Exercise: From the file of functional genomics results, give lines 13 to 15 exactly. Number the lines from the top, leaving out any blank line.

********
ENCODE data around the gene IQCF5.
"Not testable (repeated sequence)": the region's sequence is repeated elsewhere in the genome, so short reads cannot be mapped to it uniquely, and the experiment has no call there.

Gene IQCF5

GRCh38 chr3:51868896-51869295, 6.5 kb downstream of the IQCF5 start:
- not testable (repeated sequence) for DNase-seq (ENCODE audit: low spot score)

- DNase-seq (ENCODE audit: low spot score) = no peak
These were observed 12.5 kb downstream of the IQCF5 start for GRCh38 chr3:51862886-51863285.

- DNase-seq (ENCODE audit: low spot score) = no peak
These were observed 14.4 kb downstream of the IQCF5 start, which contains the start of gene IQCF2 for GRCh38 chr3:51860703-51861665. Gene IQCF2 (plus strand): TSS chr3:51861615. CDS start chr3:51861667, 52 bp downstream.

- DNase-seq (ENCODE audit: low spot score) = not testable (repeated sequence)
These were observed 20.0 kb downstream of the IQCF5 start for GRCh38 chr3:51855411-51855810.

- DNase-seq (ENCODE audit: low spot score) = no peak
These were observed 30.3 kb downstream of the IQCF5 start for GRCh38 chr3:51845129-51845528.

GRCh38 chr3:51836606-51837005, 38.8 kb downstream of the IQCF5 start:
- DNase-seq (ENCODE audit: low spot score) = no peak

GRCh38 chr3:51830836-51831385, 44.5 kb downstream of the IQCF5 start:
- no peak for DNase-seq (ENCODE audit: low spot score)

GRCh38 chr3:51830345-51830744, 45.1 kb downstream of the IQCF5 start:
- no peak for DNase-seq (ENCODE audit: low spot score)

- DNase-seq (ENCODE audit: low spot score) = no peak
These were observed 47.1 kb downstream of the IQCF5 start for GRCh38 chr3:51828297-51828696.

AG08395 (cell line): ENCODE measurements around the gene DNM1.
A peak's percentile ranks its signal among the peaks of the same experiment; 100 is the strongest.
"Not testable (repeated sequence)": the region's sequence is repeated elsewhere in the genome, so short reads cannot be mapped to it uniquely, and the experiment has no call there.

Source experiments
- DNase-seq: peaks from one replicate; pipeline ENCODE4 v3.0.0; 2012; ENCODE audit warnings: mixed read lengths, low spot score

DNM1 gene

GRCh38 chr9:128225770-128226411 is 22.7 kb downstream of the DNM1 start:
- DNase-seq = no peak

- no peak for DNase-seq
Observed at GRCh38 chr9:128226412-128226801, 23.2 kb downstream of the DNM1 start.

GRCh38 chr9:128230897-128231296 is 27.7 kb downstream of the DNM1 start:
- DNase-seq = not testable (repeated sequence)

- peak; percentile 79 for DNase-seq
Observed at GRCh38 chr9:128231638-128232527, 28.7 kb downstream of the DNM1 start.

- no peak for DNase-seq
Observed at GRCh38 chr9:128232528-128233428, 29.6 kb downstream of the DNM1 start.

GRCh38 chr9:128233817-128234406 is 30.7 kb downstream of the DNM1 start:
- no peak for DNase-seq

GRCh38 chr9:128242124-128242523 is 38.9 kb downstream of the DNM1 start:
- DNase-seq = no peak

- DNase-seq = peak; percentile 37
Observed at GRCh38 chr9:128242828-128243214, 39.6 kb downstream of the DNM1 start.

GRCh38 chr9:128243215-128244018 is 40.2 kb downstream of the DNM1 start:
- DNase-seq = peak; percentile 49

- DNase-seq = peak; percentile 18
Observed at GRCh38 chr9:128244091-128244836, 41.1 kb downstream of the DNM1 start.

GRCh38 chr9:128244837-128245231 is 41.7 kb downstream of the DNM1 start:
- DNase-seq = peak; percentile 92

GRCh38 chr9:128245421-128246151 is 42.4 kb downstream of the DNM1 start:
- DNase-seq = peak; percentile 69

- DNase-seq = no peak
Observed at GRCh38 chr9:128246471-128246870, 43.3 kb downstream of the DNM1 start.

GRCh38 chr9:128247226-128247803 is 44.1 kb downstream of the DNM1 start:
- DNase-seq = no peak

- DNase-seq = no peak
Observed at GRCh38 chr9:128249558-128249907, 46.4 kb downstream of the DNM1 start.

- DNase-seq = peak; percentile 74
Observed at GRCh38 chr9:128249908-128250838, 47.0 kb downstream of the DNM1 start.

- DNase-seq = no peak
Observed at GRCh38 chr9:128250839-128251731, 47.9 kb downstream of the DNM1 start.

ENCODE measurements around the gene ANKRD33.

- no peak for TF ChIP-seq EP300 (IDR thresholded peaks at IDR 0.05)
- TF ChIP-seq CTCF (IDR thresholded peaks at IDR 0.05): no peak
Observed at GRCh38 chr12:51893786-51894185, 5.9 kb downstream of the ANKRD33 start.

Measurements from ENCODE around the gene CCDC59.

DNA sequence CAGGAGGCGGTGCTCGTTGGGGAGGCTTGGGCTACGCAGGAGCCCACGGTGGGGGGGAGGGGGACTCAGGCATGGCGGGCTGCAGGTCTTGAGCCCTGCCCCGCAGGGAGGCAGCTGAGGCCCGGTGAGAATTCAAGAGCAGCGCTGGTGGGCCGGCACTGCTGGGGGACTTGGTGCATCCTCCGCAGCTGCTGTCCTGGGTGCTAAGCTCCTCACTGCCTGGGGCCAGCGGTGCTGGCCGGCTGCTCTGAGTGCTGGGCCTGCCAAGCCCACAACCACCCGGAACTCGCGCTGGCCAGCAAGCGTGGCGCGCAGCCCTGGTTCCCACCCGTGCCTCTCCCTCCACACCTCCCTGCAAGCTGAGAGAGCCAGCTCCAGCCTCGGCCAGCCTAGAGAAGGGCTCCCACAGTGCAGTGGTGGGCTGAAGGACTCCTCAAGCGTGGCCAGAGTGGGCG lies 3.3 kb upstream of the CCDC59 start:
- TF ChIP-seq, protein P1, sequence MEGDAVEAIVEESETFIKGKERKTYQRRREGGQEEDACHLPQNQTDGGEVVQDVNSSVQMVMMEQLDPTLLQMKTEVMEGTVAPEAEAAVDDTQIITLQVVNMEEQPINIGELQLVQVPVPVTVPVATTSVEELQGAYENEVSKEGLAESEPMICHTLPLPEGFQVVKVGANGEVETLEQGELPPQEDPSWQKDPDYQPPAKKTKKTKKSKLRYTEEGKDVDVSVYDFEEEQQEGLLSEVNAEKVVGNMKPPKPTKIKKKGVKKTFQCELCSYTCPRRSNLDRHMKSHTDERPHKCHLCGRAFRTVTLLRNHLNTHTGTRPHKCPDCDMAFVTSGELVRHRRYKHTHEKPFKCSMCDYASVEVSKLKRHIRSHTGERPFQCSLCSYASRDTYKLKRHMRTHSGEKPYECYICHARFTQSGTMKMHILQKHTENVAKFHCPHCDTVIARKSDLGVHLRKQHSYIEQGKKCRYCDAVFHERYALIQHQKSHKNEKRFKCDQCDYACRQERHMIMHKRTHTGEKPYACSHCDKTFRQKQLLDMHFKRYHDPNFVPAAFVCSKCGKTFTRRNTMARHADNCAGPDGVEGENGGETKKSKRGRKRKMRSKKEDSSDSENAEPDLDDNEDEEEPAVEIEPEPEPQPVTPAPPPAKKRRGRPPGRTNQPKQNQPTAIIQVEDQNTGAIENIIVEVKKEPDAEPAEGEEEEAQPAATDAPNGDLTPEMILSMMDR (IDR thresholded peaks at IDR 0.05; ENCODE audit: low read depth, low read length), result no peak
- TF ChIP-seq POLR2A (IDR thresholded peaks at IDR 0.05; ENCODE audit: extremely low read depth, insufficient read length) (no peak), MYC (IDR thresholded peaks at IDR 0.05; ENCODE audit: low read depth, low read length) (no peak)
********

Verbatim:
These were observed 30.3 kb downstream of the IQCF5 start for GRCh38 chr3:51845129-51845528.

GRCh38 chr3:51836606-51837005, 38.8 kb downstream of the IQCF5 start:
- DNase-seq (ENCODE audit: low spot score) = no peak